The COVID-19 crisis has generated a big question for many Downtown businesses: How can they maintain contact with customers while faced with closures and distancing restrictions? Answer: the internet. Several local merchants have applied their ingenuity to create online alternatives that have not only kept their businesses alive, but thriving. These Downtown business owners are adapting to the “new normal” with strengthened social media presence, digital menus, and re-tooled online stores.
“We shifted our online focus to telling the stories of our makers, brewers, and vintners in hopes of keeping our store’s feel,” said Michelle Molina, owner of the gift shop MADE and its back-room drinkery Elinor at 240 Pine Avenue. “When you are a hyper-local gift shop, and your customers are a mix of cruise ship vacationers, out-of-town visitors, conventioneers, and locals who are currently holding onto their money, sporadic web sales wouldn’t be enough. We had to build a virtual ‘great browsing store.'”
Molina put her staff to work – they spent hundreds of hours photographing, describing, and uploading MADE’s inventory. The shop added some new features, such as fabric masks made by Leslie Lay and Black Lives Matter candles from Vibes By Summer.
During the quarantine, MADE participated in the Downtown Long Beach Alliance’s Virtual Taste of Downtown and other online events. In the near future, Molina and her MADE colleagues will begin posting audio and video storytelling about their local artisans on the MADE website, their social media outlets and YouTube.
Costa Mesa-based Panini Kabob Grill (PKG) opened its Downtown location at the corner of Broadway and Chestnut Avenue in the middle of the quarantine. Faced with this huge challenge, the company launched a comprehensive email campaign using geotargeting, which customizes email content for different recipients. To handle hungry customers, PKG is relying on a QR code, a patterned square that can be scanned by a smartphone to call up menus and place orders.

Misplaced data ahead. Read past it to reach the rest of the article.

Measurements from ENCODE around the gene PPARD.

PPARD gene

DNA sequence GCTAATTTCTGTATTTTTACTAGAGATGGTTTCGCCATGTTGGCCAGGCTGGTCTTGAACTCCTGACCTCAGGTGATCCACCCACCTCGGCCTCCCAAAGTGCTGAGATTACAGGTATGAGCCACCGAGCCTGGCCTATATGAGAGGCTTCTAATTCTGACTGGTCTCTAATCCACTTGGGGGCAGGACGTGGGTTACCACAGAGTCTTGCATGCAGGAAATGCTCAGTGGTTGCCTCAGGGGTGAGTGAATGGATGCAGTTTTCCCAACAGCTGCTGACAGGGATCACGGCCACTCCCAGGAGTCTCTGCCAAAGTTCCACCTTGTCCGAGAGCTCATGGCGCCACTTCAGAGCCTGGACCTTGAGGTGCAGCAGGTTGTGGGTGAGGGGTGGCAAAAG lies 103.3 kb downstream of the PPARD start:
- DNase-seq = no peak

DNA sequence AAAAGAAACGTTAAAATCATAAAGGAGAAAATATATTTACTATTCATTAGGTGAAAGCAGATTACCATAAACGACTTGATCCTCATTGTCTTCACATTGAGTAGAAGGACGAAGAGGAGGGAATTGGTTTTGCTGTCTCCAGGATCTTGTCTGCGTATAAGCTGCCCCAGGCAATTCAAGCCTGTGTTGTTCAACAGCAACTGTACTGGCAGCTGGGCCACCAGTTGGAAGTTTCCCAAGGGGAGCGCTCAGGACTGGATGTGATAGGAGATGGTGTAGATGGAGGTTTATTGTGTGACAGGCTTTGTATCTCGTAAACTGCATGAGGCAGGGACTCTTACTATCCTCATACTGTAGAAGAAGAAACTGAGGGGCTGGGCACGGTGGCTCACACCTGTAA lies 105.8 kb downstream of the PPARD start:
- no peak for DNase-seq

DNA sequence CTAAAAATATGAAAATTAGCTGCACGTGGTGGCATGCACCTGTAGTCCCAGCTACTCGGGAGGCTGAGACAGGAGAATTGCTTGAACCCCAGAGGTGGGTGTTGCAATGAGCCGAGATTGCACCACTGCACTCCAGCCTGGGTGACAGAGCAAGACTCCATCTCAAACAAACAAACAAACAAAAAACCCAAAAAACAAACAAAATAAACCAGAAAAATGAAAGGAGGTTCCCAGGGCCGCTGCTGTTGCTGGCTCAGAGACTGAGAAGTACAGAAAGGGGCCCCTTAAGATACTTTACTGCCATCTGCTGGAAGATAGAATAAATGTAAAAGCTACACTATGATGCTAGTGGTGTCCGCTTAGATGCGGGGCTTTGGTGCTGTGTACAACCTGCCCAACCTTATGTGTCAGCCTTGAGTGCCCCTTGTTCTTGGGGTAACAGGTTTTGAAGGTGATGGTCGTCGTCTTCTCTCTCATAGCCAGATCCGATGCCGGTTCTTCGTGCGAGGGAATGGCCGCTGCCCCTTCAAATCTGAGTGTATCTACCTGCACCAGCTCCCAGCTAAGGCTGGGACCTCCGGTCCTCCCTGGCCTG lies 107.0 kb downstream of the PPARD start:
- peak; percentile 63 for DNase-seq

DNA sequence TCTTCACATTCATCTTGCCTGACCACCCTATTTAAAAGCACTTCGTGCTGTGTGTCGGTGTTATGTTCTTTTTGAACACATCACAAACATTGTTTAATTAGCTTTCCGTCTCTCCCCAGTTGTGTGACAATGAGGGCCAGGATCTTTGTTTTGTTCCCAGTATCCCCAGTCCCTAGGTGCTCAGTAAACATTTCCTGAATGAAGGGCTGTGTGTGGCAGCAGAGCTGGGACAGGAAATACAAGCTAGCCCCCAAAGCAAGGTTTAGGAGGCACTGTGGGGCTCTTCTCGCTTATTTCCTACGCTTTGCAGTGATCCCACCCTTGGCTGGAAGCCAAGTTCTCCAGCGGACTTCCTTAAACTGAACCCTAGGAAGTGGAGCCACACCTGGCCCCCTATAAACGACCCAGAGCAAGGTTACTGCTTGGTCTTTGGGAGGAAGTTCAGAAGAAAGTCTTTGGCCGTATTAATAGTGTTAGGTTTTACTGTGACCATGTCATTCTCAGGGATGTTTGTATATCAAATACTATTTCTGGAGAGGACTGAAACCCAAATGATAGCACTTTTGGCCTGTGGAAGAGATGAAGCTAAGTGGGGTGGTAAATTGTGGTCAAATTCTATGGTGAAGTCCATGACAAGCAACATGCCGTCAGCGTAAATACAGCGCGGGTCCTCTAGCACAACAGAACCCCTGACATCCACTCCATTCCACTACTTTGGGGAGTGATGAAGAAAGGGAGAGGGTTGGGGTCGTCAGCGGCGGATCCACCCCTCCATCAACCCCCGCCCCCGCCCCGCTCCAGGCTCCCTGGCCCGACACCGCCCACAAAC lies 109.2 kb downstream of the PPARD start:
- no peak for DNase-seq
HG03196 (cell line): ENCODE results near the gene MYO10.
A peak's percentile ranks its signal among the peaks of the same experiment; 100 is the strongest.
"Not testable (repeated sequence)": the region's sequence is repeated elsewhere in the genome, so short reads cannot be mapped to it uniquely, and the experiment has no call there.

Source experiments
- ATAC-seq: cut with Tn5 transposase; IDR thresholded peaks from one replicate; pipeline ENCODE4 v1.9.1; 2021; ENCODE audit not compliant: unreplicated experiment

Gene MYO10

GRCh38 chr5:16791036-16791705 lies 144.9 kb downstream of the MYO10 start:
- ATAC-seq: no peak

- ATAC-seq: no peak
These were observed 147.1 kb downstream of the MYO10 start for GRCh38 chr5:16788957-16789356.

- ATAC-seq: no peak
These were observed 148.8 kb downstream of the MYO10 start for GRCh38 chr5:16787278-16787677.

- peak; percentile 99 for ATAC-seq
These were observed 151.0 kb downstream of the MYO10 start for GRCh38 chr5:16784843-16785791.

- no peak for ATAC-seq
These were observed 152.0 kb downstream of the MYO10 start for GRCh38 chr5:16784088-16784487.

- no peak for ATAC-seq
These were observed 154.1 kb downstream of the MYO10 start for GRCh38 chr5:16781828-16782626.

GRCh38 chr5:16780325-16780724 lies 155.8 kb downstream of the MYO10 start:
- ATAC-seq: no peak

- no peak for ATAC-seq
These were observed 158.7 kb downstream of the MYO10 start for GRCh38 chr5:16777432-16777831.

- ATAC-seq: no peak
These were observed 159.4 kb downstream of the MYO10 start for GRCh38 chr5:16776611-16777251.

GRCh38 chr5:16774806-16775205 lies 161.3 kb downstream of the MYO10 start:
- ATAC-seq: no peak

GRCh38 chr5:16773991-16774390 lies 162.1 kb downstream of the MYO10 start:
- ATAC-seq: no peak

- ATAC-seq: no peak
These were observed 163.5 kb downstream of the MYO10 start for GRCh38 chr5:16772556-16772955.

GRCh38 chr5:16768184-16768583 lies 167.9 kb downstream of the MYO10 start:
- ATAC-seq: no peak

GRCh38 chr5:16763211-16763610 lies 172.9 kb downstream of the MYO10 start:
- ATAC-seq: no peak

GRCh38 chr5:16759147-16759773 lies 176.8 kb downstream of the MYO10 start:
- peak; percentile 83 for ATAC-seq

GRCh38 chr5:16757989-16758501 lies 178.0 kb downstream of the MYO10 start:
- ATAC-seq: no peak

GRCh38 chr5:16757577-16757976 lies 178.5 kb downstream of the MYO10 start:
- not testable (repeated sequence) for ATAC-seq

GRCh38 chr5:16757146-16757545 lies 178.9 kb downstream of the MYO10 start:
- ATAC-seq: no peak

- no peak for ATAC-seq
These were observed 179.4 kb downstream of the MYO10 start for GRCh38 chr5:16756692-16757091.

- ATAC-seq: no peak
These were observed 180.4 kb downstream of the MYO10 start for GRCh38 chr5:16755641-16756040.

“We are currently exploring technology which would allow a customer to order and pay directly from their phone,” said Jose Jimenez, Public Relations Director for PKG. “Internet technology is the way we’re going to move our business into tomorrow.”
With the stress created by the pandemic, civil unrest, and economic uncertainty, wellness services are at a premium. This has enabled Wesley and Tanai Holder, owners of the wellness shop The Salt Lounge (853 Atlantic Avenue), to maintain contact with their local client base and expand it as well.
“The community has been embracing our transition to virtual services quite well, so we’re very fortunate,” said Wesley Holder. “Everything that’s happening is definitely affecting our clients. They want to keep their energy high while at work or home, so they’re buying candles, incense, salt lamps, and plenty of other items from our online store. After attending one of our virtual workshops, they seem more inclined to grab a little something on the way out. It’s tough for people to stay centered these days with so much going on.”
A recent Salt Lounge full moon meditation session attracted 230 participants. “That’s something we could never do inside our shop,” said Holder.
With no definite end of COVID-19 restrictions in sight, Downtown businesses will continue to adapt while maintaining a positive expectation about the future. “I see no break in the storm,” said Molina. “We’ll hunker down and wait for the storm to pass. We hope to see you all at the first ray of sunshine.”